Scan the front row at Pam Hogg’s latest show and the look is mainly bemusement. Not surprising: in between candy-coloured latex trenchcoats, Hogg showcased her signature catsuits – as worn by Kate Moss, Lady Gaga and old friend Siouxsie Sioux, among others – in a range of barely-there fabrics. Judiciously placed patches – another Hogg staple – only emphasised that the models’ skills in depilation were nothing short of high art. Hogg has a long pedigree of work, a Masters from the prestigious RCA and a post-punk heyday in the busy 1980s. So what, exactly, is she saying with her super-sheer catsuits? That you’re powerful, that you love your body and a bit of fun, and that people can either take that or leave it.
The opening act of February’s London Fashion Week was the phenomenally talented Matty Bovan, feted for wrapping, knitting, bunching and pulling all sorts of fabric swatches into extravagantly structured garments. The ethos is hand-worked and low-fi (Bovan works out of his parents’ outhouse); the effect is dystopian and futuristic. So far, so utterly contemporary. So why the helium-party-balloon-filled headdresses that finished the show, designed by Stephen Jones and worn with mashed-up ballgowns? “It’s about carrying the weight of the world on your head – but in a light way,” Bovan told Vogue.com at the time. Given that the collection was dedicated to his beloved grandmother, who passed away last summer, maybe that makes sense after all.
London Fashion Week wouldn’t be complete without as least one fashion student playing fast and loose with the traditional boundaries of the human body in his work, and using the catwalk to air political grievances. This season, it was the turn of Central Saint Martins MA fashion graduate Edwin Mohney, born in Buffalo, New York, who set social media ablaze with his swimming-pool skirts, pacifier dresses and ‘Trumpettos’ – heels encased in rubber masks of President Donald Trump. Those heels, together with the designer’s stated intention to "make fashion great again”, should give audiences a clue about Mohney’s inspiration. Central Saint Martins actively encourages progressive thought and boundary-breaking. Mohney nailed it.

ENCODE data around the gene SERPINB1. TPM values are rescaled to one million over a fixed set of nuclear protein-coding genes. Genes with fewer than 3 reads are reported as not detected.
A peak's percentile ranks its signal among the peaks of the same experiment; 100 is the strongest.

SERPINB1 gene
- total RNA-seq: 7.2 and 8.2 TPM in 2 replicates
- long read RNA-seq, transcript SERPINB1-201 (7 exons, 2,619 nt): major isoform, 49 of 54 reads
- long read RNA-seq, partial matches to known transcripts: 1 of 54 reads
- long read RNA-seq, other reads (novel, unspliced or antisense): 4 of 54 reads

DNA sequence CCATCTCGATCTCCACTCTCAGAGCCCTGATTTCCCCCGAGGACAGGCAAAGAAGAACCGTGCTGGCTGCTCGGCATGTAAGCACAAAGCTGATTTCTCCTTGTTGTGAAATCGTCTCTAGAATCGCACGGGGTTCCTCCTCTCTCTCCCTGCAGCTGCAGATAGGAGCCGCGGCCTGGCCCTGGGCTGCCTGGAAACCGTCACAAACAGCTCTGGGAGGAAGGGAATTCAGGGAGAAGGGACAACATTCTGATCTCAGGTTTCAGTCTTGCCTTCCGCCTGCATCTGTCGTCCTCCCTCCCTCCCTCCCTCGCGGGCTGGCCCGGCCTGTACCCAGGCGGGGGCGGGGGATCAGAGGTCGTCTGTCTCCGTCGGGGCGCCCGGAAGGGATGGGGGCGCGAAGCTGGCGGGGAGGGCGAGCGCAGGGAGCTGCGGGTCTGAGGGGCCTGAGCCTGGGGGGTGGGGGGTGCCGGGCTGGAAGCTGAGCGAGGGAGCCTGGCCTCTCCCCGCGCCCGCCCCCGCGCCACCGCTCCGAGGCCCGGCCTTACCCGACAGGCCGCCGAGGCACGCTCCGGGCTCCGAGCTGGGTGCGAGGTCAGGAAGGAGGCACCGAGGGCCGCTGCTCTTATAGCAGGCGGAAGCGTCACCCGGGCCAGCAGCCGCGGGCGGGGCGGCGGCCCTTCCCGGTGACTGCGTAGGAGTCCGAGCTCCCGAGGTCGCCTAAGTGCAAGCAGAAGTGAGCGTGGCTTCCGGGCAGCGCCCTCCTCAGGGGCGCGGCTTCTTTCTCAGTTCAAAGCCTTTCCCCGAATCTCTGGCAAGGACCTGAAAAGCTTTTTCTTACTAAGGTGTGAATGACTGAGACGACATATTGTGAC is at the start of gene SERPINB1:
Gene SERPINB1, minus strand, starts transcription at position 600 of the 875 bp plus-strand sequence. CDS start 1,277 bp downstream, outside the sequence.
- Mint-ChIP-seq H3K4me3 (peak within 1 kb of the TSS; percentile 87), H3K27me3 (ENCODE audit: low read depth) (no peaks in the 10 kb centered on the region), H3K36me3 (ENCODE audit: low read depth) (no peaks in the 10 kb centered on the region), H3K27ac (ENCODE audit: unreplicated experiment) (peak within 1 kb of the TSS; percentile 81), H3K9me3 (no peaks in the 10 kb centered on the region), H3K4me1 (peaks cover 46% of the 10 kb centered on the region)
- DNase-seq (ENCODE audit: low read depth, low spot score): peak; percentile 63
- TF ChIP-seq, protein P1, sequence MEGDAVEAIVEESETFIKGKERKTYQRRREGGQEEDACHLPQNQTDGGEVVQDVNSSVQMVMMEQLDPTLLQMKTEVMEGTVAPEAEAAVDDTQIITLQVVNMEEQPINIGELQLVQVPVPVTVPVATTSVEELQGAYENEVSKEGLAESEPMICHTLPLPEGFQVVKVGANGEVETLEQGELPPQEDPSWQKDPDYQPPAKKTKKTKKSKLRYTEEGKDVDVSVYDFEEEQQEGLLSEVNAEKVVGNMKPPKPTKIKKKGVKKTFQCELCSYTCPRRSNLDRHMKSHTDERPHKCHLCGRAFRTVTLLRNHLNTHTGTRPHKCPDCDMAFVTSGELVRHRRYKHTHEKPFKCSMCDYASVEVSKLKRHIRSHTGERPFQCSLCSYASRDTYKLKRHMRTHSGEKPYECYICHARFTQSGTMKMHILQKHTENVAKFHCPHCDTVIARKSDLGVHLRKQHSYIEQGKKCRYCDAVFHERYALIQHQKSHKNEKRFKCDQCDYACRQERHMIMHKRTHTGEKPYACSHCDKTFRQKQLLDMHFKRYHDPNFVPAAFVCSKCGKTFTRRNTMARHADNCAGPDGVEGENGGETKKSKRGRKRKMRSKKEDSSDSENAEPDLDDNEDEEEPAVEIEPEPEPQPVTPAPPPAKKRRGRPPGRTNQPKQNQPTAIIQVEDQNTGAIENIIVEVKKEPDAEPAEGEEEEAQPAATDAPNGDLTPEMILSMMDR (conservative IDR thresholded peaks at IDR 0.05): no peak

You expect surreal fashion to appear at the shows of the idealistic young designers – but on the most glamorous runway of the season? Hardly. That’s exactly what Gucci creative director Alessandro Michele delivered on the label’s autumn/winter 2018 catwalk, when he turned the show into an event of Game of Thrones-style magic and fantasy. Models stepped out, carrying immaculately-crafted models of "dragon puppies”, iguanas and snakes; with faun horns and third eyes; and, finally, with life-sized replicas of their own heads. By then, the knitted balaclava with attached long, blue, fluffy hair looked boringly quotidian. Michele’s typically elusive show notes were no help, citing an exploration of the “Gucci cyborg, biologically indefinite and culturally aware.” A call for greater acceptance of diversity, perhaps? Whatever the intention, the evocation of another world was a welcome relief from the strident commerciality of so many other luxury brands – which is ironic, because with Michele’s at the helm, Gucci’s profits are soaring. Maybe weird pays off after all.